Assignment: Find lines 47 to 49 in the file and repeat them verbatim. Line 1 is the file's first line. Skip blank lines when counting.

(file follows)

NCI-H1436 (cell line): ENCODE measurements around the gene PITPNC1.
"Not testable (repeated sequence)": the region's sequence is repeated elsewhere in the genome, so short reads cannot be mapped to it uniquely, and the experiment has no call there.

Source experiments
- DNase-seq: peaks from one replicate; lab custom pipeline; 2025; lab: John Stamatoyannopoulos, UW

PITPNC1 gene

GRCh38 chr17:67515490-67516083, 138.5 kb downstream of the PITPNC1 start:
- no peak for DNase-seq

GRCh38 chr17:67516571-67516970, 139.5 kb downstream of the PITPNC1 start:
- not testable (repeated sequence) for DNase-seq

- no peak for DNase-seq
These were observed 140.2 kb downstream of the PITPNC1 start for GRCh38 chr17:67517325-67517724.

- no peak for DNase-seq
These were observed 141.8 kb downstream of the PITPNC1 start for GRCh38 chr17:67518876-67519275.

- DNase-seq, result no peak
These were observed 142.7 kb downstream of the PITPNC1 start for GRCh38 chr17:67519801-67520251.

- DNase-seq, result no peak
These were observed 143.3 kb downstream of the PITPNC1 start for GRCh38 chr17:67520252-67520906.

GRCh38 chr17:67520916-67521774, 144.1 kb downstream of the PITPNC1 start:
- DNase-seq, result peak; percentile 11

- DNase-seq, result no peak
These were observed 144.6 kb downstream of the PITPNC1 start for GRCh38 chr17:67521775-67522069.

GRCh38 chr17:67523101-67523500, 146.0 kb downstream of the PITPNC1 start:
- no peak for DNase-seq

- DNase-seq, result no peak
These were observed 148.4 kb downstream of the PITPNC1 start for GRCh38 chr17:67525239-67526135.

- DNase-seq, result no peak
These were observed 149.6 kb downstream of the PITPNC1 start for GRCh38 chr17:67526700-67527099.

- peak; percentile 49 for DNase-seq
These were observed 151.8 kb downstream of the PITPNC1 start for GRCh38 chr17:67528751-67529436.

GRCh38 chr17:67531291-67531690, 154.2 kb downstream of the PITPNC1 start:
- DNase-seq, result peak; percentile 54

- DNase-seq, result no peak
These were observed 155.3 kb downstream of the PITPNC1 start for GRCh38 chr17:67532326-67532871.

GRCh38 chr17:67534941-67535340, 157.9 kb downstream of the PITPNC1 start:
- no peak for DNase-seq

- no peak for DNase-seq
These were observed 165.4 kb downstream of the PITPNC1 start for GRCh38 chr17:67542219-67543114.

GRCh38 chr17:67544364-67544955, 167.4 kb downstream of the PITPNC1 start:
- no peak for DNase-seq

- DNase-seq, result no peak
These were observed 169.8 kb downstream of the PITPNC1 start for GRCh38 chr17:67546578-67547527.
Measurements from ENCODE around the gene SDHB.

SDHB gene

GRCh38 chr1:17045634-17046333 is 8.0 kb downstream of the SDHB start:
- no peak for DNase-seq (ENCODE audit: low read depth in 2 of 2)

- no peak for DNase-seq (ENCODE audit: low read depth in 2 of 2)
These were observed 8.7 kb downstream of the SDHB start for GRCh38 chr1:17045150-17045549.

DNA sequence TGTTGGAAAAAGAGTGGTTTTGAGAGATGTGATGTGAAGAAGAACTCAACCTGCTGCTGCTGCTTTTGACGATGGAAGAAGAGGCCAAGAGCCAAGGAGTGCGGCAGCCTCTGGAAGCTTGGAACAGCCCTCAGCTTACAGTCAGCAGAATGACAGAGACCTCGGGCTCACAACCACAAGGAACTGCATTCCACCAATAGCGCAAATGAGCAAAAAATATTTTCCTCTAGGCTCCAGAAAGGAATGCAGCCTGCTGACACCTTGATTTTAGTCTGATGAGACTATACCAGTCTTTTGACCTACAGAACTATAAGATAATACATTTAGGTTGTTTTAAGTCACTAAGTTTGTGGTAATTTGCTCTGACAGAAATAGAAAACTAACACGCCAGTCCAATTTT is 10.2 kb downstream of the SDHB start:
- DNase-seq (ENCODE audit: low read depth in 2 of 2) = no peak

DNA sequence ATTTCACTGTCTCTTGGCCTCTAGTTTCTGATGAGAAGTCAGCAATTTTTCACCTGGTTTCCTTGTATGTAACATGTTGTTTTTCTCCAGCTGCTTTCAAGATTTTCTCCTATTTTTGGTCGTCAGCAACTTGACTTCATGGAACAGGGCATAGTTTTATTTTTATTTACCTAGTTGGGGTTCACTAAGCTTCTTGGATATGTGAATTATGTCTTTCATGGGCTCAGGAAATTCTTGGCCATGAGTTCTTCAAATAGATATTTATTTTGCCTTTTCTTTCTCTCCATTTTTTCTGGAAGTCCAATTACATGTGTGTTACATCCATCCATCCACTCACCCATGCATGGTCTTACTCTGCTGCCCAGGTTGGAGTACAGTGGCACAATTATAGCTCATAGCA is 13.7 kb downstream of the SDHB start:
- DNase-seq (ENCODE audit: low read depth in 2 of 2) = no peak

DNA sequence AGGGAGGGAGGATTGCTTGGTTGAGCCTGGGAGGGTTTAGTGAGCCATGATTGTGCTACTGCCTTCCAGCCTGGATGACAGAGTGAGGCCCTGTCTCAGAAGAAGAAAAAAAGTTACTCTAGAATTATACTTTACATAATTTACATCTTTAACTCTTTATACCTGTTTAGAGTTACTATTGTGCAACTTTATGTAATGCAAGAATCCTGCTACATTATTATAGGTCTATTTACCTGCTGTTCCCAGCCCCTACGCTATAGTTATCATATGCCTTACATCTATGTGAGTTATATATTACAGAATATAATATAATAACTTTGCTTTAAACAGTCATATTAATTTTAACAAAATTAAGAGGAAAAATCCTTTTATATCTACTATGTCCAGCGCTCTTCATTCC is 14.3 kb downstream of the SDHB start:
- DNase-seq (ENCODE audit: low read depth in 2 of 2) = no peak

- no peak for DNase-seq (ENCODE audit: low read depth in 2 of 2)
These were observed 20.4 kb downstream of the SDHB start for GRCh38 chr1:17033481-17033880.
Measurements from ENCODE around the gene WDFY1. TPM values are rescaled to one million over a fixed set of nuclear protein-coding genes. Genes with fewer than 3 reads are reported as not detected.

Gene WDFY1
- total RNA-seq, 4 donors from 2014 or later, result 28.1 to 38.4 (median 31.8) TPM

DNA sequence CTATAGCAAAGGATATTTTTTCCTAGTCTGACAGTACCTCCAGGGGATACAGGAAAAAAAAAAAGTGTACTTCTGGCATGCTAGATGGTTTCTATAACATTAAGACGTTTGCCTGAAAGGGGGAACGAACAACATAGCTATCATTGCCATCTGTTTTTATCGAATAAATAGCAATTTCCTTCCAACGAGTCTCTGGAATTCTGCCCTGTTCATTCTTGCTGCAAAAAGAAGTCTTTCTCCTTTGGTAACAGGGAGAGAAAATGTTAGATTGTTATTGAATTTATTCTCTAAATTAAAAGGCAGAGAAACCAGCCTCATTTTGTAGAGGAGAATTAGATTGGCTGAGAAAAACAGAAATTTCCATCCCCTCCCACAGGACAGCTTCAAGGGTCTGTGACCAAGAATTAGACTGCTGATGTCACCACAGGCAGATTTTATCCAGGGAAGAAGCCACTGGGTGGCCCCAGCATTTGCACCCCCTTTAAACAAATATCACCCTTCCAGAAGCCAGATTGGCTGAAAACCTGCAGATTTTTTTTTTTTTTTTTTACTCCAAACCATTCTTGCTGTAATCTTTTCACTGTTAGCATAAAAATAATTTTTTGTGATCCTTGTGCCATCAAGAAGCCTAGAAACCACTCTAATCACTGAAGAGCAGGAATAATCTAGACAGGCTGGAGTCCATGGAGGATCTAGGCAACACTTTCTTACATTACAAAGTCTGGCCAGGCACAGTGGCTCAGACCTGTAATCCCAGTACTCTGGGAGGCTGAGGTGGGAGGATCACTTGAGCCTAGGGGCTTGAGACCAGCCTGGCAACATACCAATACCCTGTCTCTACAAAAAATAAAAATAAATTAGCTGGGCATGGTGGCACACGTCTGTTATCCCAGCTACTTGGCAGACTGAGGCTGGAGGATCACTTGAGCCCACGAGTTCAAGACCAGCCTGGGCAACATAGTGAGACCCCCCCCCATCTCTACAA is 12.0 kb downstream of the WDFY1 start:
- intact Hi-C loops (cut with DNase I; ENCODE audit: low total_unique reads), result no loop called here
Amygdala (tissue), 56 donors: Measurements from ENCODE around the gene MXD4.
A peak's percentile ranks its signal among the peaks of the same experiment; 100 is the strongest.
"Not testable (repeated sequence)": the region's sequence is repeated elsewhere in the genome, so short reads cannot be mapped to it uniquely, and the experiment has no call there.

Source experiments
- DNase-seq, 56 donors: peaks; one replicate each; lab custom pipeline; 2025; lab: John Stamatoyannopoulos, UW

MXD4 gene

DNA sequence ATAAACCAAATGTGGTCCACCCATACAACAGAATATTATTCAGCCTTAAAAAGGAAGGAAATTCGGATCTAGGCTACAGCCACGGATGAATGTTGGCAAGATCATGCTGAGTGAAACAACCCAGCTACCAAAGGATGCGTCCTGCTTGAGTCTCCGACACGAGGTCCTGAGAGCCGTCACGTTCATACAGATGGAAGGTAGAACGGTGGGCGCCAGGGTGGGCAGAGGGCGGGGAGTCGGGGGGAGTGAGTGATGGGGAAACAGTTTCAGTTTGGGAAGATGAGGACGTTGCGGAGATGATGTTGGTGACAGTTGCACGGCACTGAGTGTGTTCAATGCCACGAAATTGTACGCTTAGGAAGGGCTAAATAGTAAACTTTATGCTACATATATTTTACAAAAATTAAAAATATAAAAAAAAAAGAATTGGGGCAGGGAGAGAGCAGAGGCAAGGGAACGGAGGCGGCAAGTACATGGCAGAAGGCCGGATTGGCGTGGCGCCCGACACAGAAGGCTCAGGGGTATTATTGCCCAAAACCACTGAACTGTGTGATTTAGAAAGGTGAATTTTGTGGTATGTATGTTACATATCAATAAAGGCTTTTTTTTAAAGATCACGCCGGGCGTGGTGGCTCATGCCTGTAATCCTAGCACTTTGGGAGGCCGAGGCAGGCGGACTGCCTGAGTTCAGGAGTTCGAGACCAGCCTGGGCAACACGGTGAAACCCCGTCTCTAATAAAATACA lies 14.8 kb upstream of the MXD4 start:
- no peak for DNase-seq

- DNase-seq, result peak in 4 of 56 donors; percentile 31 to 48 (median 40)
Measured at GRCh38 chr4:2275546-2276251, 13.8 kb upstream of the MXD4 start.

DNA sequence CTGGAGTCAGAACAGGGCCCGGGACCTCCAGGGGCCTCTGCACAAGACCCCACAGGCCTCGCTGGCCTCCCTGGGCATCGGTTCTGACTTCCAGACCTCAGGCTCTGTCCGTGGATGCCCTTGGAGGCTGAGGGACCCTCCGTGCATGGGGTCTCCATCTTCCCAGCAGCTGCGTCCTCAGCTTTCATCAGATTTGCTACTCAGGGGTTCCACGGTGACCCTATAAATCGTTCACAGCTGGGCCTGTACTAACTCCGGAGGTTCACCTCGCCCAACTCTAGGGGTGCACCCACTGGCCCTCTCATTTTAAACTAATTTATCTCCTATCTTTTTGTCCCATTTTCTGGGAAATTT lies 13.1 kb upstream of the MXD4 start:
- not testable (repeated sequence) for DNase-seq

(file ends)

These were observed 8.7 kb downstream of the SDHB start for GRCh38 chr1:17045150-17045549.

DNA sequence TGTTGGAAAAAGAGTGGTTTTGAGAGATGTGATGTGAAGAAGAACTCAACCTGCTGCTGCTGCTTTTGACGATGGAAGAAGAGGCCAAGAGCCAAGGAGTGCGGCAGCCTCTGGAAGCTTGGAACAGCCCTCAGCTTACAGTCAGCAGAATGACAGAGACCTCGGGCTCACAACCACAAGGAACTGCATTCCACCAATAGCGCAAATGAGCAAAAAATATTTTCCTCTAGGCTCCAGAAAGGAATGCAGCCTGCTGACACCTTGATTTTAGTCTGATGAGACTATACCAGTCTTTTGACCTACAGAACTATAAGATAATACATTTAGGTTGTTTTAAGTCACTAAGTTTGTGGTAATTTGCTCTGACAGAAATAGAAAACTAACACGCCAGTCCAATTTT is 10.2 kb downstream of the SDHB start:
- DNase-seq (ENCODE audit: low read depth in 2 of 2) = no peak